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?Dam won?t last 30 yrs?

NOTED ENVIRONMENTALIST Sunder Lal Bahuguna, known for his Chipko movement and a struggle to stall the Tehri dam, said on Sunday the dam won?t last 30 years as per experts. On the day when the Tehri plant became operational in Uttaranchal, Bahuguna was in Lucknow attending the ?environment awareness? campaign at IIM-L. He told HT Lucknow Live, ?Even the English were not as insensitive as our present day politicians.
None | By HT Live Correspondent
UPDATED ON JUL 31, 2006 01:09 AM IST

NOTED ENVIRONMENTALIST Sunder Lal Bahuguna, known for his Chipko movement and a struggle to stall the Tehri dam, said on Sunday the dam won’t last 30 years as per experts.

On the day when the Tehri plant became operational in Uttaranchal, Bahuguna was in Lucknow attending the ‘environment awareness’ campaign at IIM-L.

He told HT Lucknow Live, “Even the English were not as insensitive as our present day politicians. In 1916 the Englishmen had shelved a similar plan at Hardwar when pointed out that scores of people who were sentimentally attached to the river Ganges would be hurt. Today, despite having logically proved that the dam was not in the country’s interest, the government chose to ignore the protests,” he added.

Urging the people of UP to join his protest, he said western UP would be affected as the fertile soil that the river brought along with it to UP would be trapped in the dam. “Now that the dam is built, I would stress on a massive tree plantation drive all along the Himalayas. Trees are permanent, natural dams. The one, built on the river is temporary and dangerous,” he said.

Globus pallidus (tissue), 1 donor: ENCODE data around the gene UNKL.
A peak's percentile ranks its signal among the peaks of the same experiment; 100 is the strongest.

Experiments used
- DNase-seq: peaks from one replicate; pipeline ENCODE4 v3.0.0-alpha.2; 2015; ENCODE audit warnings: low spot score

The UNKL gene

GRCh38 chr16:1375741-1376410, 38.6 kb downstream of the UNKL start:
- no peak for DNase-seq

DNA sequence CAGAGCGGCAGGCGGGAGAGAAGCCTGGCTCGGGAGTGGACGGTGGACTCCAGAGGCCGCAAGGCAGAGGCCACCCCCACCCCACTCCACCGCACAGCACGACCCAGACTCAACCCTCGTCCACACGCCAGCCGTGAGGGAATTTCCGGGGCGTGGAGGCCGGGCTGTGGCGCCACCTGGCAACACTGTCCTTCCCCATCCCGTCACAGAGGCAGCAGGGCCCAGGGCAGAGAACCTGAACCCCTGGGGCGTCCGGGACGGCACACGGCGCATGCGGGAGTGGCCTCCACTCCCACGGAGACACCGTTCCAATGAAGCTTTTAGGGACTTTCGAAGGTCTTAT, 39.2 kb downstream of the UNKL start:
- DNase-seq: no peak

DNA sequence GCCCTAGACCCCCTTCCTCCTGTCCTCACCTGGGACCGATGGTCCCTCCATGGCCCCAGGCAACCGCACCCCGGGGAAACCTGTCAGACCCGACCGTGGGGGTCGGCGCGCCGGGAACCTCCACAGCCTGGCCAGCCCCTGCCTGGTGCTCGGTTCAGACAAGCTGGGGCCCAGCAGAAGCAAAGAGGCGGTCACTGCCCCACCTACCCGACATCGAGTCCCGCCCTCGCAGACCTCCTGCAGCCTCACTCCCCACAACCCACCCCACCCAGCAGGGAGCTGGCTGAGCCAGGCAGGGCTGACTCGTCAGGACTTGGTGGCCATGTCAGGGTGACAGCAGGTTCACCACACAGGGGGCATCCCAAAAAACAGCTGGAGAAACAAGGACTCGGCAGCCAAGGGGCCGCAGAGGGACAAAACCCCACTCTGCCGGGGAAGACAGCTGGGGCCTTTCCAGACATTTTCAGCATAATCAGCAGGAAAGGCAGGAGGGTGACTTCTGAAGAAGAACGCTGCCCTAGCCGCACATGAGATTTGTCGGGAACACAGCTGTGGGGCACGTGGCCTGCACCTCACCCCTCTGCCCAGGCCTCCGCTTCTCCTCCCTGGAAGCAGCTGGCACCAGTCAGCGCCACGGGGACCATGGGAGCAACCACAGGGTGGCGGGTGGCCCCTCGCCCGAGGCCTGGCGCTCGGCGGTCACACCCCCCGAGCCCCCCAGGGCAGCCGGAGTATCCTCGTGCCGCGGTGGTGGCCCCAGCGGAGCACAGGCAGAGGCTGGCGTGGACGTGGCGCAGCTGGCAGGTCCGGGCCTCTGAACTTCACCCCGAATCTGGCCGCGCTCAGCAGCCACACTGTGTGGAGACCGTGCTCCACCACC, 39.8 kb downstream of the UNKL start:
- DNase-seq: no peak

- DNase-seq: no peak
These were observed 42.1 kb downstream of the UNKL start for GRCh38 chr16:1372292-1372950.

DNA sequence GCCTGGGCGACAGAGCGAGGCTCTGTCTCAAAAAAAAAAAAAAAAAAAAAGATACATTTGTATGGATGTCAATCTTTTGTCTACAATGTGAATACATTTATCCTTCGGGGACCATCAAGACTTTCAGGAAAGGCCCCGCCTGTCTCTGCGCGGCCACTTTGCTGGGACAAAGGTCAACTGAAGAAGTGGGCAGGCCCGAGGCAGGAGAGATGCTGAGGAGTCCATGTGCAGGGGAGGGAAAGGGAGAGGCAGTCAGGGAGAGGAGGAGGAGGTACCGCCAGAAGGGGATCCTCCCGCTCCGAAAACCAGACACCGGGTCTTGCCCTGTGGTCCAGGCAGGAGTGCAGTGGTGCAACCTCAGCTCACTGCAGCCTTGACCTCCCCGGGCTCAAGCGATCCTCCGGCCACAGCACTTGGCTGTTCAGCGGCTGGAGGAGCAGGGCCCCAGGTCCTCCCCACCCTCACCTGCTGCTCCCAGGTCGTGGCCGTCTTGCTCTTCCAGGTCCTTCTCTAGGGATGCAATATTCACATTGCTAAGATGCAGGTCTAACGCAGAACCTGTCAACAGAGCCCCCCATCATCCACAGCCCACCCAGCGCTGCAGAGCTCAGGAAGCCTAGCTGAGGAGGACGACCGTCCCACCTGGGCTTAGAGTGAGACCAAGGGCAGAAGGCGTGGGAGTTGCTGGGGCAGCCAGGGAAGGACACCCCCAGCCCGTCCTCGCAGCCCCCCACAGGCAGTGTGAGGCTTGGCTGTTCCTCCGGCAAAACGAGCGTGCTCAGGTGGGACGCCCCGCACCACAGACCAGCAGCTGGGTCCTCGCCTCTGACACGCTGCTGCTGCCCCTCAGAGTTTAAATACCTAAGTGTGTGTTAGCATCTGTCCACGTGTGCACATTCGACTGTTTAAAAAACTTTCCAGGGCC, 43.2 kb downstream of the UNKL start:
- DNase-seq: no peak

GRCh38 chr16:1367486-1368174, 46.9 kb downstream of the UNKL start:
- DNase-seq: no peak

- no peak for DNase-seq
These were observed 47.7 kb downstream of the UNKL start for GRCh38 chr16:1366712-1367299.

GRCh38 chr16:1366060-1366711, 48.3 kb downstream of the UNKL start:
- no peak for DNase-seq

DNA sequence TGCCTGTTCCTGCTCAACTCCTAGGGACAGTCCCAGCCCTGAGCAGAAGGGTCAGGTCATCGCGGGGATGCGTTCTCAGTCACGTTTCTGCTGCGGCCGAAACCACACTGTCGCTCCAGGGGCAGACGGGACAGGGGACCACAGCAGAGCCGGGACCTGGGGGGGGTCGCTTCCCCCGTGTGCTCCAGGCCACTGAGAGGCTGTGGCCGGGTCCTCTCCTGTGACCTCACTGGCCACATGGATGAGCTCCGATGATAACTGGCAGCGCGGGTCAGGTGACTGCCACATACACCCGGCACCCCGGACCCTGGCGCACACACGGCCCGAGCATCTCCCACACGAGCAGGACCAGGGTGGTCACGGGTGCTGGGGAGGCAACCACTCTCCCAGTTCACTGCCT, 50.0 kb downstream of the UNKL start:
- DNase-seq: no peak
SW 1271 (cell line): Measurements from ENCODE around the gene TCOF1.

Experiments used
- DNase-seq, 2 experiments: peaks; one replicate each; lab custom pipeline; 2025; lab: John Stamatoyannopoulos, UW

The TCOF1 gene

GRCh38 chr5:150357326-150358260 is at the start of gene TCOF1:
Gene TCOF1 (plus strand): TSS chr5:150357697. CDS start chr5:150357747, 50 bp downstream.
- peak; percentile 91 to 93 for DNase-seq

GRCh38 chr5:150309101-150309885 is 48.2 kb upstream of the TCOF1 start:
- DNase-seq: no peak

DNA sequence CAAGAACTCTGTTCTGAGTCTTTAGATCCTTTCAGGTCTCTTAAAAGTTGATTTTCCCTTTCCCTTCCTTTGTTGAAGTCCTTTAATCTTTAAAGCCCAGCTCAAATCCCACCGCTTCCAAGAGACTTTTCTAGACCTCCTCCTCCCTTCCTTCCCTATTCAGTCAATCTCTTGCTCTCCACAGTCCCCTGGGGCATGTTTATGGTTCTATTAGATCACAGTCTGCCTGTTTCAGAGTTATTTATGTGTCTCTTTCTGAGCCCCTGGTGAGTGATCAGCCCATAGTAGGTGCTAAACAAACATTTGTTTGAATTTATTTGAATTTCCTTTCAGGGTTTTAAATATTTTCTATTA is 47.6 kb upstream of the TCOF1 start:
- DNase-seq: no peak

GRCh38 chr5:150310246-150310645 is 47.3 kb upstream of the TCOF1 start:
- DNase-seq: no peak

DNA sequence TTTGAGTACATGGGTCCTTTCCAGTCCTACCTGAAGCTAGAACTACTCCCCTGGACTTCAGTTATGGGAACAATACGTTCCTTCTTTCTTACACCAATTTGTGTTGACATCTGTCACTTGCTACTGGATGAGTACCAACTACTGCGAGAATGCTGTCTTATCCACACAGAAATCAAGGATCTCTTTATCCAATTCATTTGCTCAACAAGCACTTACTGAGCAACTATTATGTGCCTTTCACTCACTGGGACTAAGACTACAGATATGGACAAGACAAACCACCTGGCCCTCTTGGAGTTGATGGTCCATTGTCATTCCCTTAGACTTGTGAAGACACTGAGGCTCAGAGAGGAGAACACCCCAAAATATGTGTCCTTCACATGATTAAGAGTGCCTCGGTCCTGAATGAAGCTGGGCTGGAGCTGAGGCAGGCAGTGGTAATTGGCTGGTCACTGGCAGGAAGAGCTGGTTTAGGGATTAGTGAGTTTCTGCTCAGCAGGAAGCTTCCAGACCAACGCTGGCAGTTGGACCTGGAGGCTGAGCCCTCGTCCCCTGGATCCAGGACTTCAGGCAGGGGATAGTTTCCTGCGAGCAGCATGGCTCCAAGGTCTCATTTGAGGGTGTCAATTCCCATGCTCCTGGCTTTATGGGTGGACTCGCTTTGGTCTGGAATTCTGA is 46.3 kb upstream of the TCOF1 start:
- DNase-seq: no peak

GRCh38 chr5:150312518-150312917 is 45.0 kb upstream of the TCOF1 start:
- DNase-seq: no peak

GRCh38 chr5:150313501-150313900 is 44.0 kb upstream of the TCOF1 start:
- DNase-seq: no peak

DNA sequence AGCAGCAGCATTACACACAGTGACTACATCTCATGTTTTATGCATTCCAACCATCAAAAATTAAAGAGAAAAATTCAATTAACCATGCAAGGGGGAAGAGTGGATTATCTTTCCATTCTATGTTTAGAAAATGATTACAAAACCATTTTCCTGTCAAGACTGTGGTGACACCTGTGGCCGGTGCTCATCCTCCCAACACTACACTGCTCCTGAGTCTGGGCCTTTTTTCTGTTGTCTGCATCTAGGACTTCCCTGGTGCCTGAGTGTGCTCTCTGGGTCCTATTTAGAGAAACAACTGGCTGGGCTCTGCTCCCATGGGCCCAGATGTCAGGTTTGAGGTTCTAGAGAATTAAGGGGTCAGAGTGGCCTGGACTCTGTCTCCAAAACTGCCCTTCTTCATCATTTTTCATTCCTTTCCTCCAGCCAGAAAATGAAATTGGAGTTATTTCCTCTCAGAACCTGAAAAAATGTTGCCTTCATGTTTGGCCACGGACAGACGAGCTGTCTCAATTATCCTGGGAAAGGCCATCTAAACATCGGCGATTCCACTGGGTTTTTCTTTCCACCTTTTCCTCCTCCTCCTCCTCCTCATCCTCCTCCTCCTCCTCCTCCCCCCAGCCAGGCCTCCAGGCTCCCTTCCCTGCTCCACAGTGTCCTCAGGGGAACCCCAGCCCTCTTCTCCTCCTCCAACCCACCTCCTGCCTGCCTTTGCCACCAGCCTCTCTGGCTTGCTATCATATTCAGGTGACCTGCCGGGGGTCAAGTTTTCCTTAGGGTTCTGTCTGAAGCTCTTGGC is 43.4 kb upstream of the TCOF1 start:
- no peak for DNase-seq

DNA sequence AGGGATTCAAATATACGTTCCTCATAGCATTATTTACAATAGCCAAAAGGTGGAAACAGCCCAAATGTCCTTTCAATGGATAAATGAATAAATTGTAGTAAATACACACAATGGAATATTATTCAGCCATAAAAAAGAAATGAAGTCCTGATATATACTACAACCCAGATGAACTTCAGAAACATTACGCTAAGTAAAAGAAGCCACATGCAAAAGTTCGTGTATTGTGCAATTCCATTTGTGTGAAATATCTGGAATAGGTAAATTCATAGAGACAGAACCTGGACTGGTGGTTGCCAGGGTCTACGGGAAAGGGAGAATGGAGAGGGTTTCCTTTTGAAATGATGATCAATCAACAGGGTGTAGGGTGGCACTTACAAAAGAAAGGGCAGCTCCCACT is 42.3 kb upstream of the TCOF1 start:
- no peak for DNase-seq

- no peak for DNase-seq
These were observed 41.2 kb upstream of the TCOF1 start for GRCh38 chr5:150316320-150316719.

When quizzed about the relevance of his protest as the dam is already built, he said, “So what, our struggle is still on. I am still sitting near the dam to register my protest at the meaningless construction of concrete.”

Asked how the dam was a security threat, he said the dam was built in a sensitive zone as it is very close to the border area. “Dams could be easy terrorist targets and in case of a terror strike here the damage would be far greater than through other conventional weapons,” he added.

Highlighting the need to conserve water and the need to make an investment in capital formation, he said, “the soil now is getting increasingly toxic and the farmers are resorting to chemical manure to spruce up the produce. Very soon we may end up with water wars if adequate care isn’t taken today.”

Bahuguna said there was a need for Chipko II movement to plant trees. “Trees are our only hope now,” said the man who marched on foot from Kashmir to Kohima and then again went cycling from Gangasagar to Gangotri to raise awareness about the potential dangers of playing with nature.

 

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